When looking at comments and contributions on the OSM-Carto issue tracker and following map rendering discussions in the OSM community elsewhere i am frequently quite frightened by the lack of effort and more in depth interest in the topic. To put it bluntly – the attitude of most OSM community members w.r.t. map design seems to be one of two: (a) That maps based on OSM data will just happen to appear somewhere and develop themselves based on needs and opportunities without requiring any specific talents, experience or education or (b) that map design is essentially nothing more than occasionally adding rendering support for a new tag with some randomly picked new line or polygon fill color or adding yet another static poi symbol type using an icon more or less related to the tag in question.
This needs to change – significantly and rather urgently. I have been pointing this out in various forms for quite a long time already and i do here again with more emphasis. What i am occasionally discussing here with my OSM map design related blog posts is just one of many possible approaches to innovation in OSM related map design. All of them deserve more and more ambitious interest and more support from within the OSM community.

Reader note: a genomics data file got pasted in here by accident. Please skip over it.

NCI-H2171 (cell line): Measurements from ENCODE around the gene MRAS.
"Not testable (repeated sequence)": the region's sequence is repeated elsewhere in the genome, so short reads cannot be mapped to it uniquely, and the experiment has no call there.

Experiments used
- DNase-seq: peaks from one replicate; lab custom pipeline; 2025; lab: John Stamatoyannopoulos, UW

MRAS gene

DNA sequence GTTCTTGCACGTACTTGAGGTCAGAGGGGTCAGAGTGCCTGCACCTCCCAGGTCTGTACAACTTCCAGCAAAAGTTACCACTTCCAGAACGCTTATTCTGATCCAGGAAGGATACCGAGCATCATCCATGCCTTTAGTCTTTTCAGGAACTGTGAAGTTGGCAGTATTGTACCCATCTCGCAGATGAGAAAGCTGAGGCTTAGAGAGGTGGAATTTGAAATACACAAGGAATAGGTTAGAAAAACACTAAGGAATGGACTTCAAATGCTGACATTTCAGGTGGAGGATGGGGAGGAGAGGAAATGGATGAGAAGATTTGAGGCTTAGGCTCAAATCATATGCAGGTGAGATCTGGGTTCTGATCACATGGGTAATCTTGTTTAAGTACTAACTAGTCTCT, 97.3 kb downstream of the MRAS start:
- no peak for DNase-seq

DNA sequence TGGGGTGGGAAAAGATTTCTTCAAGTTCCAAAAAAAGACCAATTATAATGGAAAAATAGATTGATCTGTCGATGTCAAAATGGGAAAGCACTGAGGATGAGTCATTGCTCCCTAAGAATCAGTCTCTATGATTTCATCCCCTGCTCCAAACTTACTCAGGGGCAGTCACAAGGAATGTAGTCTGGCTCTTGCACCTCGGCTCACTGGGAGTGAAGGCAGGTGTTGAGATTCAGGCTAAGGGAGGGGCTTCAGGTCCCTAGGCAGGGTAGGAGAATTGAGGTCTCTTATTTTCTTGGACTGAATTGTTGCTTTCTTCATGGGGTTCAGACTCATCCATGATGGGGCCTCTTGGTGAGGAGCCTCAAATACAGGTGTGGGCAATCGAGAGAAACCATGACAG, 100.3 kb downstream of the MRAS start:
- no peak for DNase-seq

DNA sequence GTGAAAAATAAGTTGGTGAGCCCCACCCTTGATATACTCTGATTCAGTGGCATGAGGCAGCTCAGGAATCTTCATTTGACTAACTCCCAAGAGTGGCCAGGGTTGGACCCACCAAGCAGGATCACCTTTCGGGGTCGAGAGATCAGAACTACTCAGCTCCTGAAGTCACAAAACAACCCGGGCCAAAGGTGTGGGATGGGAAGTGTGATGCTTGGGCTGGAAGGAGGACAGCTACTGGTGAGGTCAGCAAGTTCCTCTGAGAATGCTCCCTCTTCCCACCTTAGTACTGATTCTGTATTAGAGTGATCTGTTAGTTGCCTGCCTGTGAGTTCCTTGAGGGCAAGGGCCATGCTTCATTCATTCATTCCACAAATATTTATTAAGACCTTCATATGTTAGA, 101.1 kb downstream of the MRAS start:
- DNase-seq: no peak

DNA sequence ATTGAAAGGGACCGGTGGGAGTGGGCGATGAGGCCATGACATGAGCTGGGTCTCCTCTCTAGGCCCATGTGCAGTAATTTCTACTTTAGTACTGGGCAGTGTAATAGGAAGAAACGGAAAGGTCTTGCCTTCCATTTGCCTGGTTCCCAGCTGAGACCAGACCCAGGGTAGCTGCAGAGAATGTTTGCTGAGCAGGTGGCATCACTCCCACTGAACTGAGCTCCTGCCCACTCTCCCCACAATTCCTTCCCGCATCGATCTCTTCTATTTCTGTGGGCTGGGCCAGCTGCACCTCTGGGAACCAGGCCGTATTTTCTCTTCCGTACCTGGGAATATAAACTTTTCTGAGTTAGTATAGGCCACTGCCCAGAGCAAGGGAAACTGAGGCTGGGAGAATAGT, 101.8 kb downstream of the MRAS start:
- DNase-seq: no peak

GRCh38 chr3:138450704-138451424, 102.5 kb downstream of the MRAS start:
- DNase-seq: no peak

Although this post might in parts suggest something different – it is not my intention to assign blame here regarding who is responsible for the developments of the past. What is important is the realization that there is a need to act here and that an own and diverse innovative map design capability from within the OSM community that is not just piggy-bagged on the work of third parties outside the project but that is capable and willing to guide and shape design in its own direction, is essential for the long term success of OpenStreetMap. And that the technical foundations for this in the form of software that enables such innovative map design with flexibility, likewise need to be developed and shaped from within the project and can equally not just be attached to external endeavors which follow completely different economic goals.
If that does not happen OpenStreetMap would get in trouble and loose significance rather quickly. The idea that OpenStreetMap could compete on metrics like those of the Cartographic Perspectives article i linked to with proprietary cartographic data sources is unrealistic – those will be massively expanding on machine generated data for machine generated maps and OpenStreetMap will never be able to compete in that domain. What OpenStreetMap is good at and where the proprietary competition has no chance against it is producing a map based on local knowledge, by the people, for the people – both in the data collection and mapping part and in the actual map design and production.